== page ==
Kremlin Attack on Russian Website for ‘Nazi’ List of Wealthy Jews Meets Skeptical Response
A Kremlin-backed human rights body has assailed a Russian website as “Nazi” and “racist” for claiming that nearly one quarter of Russia’s billionaires are Jewish – but the response from one Jewish leader was more composed.
Nikolai Svanidze of the Russian Human Rights Council – a Kremlin-affiliated body with no executive powers – condemned Lenta.ru, which covers the banking sector, for publishing a report that broke down by faith and ethnicity those Russian citizens appearing in Forbes Magazine’s 2014 list of the world’s wealthiest individuals. According to lenta.ru, 48 of the top 200 wealthy Russians are Jews, with a combined net worth of $132.9 billion. Mikhail Fridman, with a net worth of $17.6 billion, tops the list and is Russia’s second richest man
“It’s a Nazi and racist approach,” Svandiza was quoted as saying by the Slon.ru news site.
But , as JTA reported, Yuri Kanner, president of the Russian Jewish Congress, defended the decision to publish the study.
“If you cannot compare the proportion of representatives of various nationalities in the general ethnic composition of the country, it is impossible to understand who is really successful and who is not,” he told the currsorinfo.co.il news website on Oct. 29.
He said, however, that he doubted the authenticity of the research.
“The proportion of Jews in the population of the Russian Federation is calculated incorrectly. Besides, to compare the Jewish population, which is mainly concentrated in the major cities and has a university degree, with a total mass of Russian citizens, it is not accurate,” Kanner said.
Of the Jews who made the list, 42 are of Ashkenazi origin, and together have a net worth of $122.3 billion.
Six Kavkazi Jews (a group also known as “Mountain Jews”) appear on the list, with a combined net worth of $10.6 billion. There are only 762 Russian citizens classified as Kavkazi Jews, according to the Russian Bureau of Statistics and they represent just 0.00035% percent of the population.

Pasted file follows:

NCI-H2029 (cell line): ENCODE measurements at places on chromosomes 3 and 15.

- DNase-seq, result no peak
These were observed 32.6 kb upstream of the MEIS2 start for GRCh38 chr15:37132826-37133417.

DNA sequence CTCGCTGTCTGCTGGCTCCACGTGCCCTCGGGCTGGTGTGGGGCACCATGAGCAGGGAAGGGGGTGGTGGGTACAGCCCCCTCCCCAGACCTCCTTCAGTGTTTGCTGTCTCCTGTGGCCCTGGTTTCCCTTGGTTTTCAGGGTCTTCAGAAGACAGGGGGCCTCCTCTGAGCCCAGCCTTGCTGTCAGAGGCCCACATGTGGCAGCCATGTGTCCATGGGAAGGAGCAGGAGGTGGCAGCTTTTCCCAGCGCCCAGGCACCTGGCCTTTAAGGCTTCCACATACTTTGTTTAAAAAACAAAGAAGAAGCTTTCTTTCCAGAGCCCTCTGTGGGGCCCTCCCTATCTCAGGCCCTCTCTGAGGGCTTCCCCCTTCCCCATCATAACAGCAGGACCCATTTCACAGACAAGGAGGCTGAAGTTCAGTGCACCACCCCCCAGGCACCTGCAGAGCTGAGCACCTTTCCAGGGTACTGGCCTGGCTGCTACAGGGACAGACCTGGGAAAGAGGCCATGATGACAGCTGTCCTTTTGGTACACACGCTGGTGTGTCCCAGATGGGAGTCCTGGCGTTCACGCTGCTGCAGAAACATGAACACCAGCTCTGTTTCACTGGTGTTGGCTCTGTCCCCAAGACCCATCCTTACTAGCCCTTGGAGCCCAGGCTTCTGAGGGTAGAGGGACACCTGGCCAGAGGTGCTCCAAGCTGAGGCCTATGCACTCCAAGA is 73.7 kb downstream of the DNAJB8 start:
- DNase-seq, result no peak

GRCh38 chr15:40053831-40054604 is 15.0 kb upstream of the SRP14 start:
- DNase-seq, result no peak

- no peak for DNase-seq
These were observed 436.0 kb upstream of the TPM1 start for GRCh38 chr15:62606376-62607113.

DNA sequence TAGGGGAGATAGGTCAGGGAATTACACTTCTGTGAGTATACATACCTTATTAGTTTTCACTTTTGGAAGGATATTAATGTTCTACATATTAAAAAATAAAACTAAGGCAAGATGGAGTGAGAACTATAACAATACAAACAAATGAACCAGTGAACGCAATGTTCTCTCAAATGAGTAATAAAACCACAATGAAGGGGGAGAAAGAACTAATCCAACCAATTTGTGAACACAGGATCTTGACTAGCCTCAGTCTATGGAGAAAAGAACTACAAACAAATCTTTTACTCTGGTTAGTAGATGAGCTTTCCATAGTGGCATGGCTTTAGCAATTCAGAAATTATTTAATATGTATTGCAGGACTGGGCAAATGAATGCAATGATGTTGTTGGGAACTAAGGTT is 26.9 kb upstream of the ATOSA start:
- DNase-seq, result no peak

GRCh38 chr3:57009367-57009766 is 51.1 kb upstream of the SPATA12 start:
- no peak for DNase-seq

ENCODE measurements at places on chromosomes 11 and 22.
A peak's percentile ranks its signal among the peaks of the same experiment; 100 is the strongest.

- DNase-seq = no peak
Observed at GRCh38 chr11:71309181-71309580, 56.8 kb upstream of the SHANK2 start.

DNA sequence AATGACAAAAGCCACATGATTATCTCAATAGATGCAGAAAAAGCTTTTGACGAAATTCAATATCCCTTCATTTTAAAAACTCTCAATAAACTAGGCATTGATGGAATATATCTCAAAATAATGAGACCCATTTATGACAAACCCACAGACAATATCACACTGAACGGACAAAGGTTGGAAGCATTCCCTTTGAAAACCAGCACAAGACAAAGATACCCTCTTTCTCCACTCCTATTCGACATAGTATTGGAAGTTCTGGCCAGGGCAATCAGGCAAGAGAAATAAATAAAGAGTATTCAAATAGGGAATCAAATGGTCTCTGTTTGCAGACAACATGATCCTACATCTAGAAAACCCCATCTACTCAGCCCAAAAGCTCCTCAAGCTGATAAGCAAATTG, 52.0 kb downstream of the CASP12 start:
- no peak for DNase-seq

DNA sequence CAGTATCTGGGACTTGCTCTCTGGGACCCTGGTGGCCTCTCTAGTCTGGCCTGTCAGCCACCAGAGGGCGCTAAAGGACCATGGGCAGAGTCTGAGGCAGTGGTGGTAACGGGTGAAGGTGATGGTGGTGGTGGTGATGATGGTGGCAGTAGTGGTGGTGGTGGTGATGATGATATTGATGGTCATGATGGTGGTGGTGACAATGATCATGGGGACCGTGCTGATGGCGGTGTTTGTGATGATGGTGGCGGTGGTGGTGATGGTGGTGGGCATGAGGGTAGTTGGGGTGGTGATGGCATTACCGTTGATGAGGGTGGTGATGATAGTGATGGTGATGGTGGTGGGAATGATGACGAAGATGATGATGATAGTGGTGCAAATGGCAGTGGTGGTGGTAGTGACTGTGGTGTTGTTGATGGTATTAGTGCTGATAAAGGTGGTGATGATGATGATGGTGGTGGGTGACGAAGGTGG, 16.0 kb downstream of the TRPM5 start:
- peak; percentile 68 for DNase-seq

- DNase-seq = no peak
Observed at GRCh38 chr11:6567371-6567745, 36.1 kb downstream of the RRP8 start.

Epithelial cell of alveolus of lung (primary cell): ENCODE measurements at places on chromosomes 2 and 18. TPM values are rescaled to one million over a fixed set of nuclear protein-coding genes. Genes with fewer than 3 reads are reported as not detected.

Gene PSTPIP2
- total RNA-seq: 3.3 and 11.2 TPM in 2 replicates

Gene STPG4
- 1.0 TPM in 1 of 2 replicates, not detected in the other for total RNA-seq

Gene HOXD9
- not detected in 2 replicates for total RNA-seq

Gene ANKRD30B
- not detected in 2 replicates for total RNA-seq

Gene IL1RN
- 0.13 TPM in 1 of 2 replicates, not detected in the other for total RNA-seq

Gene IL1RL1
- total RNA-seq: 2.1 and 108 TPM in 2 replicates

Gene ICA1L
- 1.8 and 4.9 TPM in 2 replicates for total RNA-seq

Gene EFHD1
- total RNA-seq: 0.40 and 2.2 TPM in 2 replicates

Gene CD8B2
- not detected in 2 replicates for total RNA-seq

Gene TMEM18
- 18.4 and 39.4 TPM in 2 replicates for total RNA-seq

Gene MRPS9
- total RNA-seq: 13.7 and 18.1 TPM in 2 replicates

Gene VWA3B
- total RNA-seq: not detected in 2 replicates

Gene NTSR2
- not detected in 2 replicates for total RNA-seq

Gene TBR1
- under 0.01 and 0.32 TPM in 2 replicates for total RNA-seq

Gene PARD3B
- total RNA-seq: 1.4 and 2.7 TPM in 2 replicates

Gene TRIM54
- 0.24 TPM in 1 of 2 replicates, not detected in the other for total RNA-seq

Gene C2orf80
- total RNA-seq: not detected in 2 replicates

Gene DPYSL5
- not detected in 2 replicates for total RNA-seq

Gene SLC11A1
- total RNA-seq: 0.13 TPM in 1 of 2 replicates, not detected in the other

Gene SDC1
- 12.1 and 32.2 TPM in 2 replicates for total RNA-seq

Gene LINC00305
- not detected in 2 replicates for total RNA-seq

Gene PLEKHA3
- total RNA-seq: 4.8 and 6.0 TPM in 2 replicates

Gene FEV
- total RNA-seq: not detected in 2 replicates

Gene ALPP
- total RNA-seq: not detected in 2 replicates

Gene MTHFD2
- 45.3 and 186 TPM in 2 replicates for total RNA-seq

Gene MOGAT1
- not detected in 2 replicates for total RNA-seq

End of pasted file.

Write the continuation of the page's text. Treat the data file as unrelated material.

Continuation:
A leading Russian affairs analyst was skeptical of the Kremlin’s motivations in condemning the website, arguing that false claims of Ukrainian anti-Semitism had been advanced in partial justification of the Russian invasion of Crimea – claims that were both condemned and ridiculed by Jewish leaders in Ukraine.
Michael Weiss, editor-in-chief of The Interpreter, a magazine covering Russian affairs, told The Algemeiner: “Russian ultra-nationalists and the far right seize on the theme of wealthy, bloodsucking Jewish oligarchs a great deal, but what nobody bothers to say is that the chief enabler of Russian nationalism is Vladimir Putin.”
Weiss pointed out that in spite of stringent laws against extremism, neo-Nazis marched openly in St. Petersburg earlier this year, while later this week, a full array of extremists is expected at the annual Russian March.
“Putin is aligned with fascist parties in Europe like Jobbik in Hungary and Front National in France,” Weiss added. “He’s looking to create fifth columnists in Europe, drawn from racist and xenophobic parties with the occasional communist thrown in. So it’s a bit rich for the regime to be calling out antisemitism.”